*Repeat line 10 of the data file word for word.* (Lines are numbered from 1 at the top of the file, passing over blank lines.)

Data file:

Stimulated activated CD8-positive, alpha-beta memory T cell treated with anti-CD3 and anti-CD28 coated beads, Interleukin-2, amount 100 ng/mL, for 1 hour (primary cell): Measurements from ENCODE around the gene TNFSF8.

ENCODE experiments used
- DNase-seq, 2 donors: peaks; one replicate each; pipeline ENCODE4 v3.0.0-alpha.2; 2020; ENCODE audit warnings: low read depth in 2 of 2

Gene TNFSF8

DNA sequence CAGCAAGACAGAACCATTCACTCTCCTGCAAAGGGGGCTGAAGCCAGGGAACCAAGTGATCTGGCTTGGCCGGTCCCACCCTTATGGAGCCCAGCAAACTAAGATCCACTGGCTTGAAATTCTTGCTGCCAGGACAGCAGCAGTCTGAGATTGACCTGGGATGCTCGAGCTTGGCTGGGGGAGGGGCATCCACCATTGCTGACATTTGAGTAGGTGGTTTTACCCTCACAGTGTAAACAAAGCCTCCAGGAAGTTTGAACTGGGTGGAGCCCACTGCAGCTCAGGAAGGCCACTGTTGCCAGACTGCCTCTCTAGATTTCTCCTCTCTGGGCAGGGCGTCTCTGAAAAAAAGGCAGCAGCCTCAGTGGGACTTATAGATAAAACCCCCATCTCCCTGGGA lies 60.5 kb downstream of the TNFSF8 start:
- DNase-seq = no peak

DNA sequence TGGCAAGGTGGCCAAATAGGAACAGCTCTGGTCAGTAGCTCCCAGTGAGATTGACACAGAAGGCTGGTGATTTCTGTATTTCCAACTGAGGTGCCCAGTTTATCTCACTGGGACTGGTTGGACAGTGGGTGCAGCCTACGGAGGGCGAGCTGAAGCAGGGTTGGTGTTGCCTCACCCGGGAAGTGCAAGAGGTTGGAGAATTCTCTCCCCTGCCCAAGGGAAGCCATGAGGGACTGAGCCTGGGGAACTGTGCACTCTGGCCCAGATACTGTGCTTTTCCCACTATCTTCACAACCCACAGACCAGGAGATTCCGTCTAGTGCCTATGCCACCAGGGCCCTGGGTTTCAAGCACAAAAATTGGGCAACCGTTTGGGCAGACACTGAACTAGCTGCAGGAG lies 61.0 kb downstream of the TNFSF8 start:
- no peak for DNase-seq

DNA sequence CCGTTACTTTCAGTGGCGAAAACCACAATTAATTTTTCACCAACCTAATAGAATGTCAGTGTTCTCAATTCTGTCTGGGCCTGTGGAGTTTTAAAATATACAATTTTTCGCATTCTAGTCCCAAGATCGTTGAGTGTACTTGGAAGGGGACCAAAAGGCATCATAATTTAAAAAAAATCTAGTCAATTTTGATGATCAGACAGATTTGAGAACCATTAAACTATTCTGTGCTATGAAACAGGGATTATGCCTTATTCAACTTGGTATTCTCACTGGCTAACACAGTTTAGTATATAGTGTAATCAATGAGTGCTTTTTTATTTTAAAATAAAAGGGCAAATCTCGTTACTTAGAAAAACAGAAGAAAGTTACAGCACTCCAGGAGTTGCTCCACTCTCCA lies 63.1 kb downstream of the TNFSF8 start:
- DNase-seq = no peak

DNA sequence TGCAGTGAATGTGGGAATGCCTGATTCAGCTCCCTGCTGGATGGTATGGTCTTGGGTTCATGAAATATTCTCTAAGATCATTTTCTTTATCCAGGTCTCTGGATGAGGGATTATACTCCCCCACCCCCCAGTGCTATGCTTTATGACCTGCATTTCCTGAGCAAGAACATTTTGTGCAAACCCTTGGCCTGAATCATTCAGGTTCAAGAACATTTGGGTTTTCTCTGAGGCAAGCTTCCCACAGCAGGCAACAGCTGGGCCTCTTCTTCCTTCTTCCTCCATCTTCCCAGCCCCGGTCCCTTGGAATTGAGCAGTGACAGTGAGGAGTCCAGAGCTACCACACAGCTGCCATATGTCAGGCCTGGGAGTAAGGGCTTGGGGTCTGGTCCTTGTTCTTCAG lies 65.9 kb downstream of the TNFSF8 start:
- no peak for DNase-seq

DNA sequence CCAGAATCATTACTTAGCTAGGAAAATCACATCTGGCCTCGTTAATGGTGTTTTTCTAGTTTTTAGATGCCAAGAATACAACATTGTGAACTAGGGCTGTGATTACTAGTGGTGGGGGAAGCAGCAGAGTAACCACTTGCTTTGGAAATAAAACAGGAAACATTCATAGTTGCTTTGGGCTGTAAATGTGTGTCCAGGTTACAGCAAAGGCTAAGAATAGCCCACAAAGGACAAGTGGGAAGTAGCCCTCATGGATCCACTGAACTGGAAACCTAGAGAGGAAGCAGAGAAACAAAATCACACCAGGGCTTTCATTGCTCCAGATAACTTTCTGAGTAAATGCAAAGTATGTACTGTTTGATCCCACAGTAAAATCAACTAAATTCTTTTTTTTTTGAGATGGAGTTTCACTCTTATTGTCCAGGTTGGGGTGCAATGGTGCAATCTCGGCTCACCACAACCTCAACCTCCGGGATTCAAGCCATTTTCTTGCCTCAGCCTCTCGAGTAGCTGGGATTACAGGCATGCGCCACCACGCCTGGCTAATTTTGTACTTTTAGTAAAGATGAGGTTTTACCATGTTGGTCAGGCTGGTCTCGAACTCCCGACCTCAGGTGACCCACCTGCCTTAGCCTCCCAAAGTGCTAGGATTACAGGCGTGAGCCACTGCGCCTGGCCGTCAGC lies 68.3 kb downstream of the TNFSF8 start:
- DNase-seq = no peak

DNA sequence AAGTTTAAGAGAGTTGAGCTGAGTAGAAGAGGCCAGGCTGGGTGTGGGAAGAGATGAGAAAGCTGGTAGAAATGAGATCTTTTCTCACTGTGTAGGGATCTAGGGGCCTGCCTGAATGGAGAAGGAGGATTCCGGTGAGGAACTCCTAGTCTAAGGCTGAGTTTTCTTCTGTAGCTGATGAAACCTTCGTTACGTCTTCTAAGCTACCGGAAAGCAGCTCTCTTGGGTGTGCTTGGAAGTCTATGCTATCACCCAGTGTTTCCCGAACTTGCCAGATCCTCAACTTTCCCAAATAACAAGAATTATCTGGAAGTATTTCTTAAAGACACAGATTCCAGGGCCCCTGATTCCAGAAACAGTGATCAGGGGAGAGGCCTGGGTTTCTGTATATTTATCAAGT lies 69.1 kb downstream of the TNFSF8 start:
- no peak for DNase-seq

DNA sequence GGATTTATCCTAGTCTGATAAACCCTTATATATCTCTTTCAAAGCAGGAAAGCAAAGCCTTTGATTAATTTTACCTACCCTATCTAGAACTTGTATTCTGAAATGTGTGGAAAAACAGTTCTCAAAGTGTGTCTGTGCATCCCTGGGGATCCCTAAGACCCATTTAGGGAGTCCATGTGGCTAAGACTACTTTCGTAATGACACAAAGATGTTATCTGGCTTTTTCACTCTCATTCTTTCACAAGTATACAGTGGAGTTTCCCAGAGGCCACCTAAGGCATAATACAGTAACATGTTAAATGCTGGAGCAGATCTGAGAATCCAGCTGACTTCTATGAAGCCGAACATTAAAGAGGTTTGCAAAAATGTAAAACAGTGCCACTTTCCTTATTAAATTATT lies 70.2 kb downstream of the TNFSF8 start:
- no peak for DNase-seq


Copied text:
- DNase-seq = no peak